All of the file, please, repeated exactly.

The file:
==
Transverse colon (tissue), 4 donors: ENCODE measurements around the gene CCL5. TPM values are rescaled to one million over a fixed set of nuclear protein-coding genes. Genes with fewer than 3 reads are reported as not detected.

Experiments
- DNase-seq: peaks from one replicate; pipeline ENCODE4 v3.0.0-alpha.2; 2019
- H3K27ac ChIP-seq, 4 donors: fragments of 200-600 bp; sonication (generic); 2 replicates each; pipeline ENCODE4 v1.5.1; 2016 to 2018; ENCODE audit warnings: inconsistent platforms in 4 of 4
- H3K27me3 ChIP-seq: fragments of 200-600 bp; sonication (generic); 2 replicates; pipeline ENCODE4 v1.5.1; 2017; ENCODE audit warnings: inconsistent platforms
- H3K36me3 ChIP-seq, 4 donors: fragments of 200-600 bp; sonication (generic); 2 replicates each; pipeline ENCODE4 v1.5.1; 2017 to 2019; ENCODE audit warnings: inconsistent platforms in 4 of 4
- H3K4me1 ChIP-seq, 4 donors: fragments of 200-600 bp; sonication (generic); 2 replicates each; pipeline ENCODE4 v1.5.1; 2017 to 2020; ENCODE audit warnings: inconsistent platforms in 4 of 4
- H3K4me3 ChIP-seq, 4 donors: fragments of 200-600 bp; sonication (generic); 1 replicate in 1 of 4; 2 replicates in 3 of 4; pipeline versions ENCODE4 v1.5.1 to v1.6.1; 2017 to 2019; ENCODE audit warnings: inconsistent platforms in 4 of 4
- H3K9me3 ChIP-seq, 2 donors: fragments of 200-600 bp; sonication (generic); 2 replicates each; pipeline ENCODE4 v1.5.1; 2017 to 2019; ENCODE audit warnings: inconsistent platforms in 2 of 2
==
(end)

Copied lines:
Transverse colon (tissue), 4 donors: ENCODE measurements around the gene CCL5. TPM values are rescaled to one million over a fixed set of nuclear protein-coding genes. Genes with fewer than 3 reads are reported as not detected.

Experiments
- DNase-seq: peaks from one replicate; pipeline ENCODE4 v3.0.0-alpha.2; 2019
- H3K27ac ChIP-seq, 4 donors: fragments of 200-600 bp; sonication (generic); 2 replicates each; pipeline ENCODE4 v1.5.1; 2016 to 2018; ENCODE audit warnings: inconsistent platforms in 4 of 4
- H3K27me3 ChIP-seq: fragments of 200-600 bp; sonication (generic); 2 replicates; pipeline ENCODE4 v1.5.1; 2017; ENCODE audit warnings: inconsistent platforms
- H3K36me3 ChIP-seq, 4 donors: fragments of 200-600 bp; sonication (generic); 2 replicates each; pipeline ENCODE4 v1.5.1; 2017 to 2019; ENCODE audit warnings: inconsistent platforms in 4 of 4
- H3K4me1 ChIP-seq, 4 donors: fragments of 200-600 bp; sonication (generic); 2 replicates each; pipeline ENCODE4 v1.5.1; 2017 to 2020; ENCODE audit warnings: inconsistent platforms in 4 of 4
- H3K4me3 ChIP-seq, 4 donors: fragments of 200-600 bp; sonication (generic); 1 replicate in 1 of 4; 2 replicates in 3 of 4; pipeline versions ENCODE4 v1.5.1 to v1.6.1; 2017 to 2019; ENCODE audit warnings: inconsistent platforms in 4 of 4
- H3K9me3 ChIP-seq, 2 donors: fragments of 200-600 bp; sonication (generic); 2 replicates each; pipeline ENCODE4 v1.5.1; 2017 to 2019; ENCODE audit warnings: inconsistent platforms in 2 of 2